Organizational change is an inevitable part of any business. To ensure successful implementation, any changes must be evaluated and adapted to address the organization's unique business environment. Change agents must consider the three dimensions of change, reason, their influences and the environment. DeWit and Meyer (199) describe that the magnitude of change consists of two dimensions, the scope of change and the extent of the change, and the pace of change has two components, the timing of change and the speed of change. To create an organizational capacity in managing change, you must manage it as a change and as a project.
While the ADKAR framework addresses change at the level of each employee, it also has a complementary model that adopts a top-down perspective of change. If the demands are widespread, the company may be forced to make changes to adapt to those demands, whether it's changes to the existing product or the development of something new. For two of these dimensions, they have developed systematic frameworks that can help managers to streamline and improve the results of their change projects. Understanding the dimensions of change management can improve the implementation of new organizational change programs. The change in development is more general and is bound to make an effective organization more successful.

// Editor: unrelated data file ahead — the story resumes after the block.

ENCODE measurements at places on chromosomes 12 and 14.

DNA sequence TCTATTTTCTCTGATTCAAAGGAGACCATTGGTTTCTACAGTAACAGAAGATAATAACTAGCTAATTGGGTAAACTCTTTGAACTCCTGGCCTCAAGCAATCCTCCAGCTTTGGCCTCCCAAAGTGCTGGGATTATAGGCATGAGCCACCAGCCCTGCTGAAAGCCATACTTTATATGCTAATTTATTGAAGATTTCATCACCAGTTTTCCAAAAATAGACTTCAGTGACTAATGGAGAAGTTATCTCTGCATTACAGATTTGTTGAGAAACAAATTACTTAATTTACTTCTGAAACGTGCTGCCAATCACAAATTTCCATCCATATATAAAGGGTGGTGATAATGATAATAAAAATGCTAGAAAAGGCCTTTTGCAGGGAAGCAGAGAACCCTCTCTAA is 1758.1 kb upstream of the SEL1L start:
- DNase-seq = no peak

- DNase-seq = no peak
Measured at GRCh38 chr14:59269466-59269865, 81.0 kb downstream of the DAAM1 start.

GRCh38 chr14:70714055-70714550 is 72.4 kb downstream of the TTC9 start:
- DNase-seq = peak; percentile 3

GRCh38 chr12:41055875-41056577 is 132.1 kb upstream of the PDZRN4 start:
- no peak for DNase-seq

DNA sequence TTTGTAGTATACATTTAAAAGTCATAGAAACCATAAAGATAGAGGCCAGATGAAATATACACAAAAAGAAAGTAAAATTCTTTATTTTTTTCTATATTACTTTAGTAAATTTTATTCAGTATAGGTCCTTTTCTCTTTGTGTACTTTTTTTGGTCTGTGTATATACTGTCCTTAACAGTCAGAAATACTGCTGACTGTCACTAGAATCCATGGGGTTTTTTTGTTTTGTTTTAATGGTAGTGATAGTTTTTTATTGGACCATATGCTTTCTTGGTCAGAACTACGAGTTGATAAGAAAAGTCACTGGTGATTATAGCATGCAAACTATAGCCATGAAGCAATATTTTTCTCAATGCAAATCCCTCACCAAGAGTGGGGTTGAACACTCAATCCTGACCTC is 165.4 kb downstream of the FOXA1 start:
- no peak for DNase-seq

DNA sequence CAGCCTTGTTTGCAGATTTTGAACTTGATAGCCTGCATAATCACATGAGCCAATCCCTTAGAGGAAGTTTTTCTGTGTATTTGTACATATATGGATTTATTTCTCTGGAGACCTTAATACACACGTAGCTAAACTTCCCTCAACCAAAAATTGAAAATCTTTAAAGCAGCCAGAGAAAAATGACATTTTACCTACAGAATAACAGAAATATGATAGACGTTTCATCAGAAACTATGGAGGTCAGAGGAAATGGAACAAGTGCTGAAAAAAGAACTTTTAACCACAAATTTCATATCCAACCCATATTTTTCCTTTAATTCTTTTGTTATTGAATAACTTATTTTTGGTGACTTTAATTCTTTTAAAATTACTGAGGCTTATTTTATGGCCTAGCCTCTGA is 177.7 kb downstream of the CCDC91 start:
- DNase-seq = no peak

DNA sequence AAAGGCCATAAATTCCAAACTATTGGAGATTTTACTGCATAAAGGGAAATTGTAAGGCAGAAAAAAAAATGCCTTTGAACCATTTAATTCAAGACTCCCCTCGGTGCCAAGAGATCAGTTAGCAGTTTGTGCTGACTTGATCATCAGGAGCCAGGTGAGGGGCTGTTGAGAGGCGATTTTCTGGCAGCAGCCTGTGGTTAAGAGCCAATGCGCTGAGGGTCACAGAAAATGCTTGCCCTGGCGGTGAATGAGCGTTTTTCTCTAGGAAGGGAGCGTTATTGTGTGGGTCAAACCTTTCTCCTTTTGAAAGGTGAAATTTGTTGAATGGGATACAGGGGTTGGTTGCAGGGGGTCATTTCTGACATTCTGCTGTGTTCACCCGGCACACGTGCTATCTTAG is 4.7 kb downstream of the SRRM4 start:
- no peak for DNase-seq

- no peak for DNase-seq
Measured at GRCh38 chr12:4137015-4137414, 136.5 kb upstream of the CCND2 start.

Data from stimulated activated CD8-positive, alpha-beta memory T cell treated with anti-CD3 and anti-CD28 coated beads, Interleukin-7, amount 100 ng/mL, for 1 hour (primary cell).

Examples of the change in development include the expansion of product services or the number of patients being served. An example of effective change management and its impact generates support and mobilizes energy for a broader deployment effort. Both the motivation for change in the environment and the culture in which the change will take place play an important role. This model of organizational change can help business leaders and managers to maintain a strategic approach and improve the logistics and execution of a program. However, regardless of the project or initiative, any change that requires high levels of adoption and use by employees also requires focusing on the people of the change. They must be promoted strategically and intentionally through an effort to implement change management broadly.
The scope of change can be comprehensive or have a limited focus, with comprehensive changes affecting the organization in general and different organizational functions, while changes with a limited focus are limited to specific parts of an organization or organizational functions. At the business level, it's about developing capacities and competencies that make change management part of the way the organization does business. Even Prosci has an article dedicated to the five dimensions of integration for change management and project management, for example.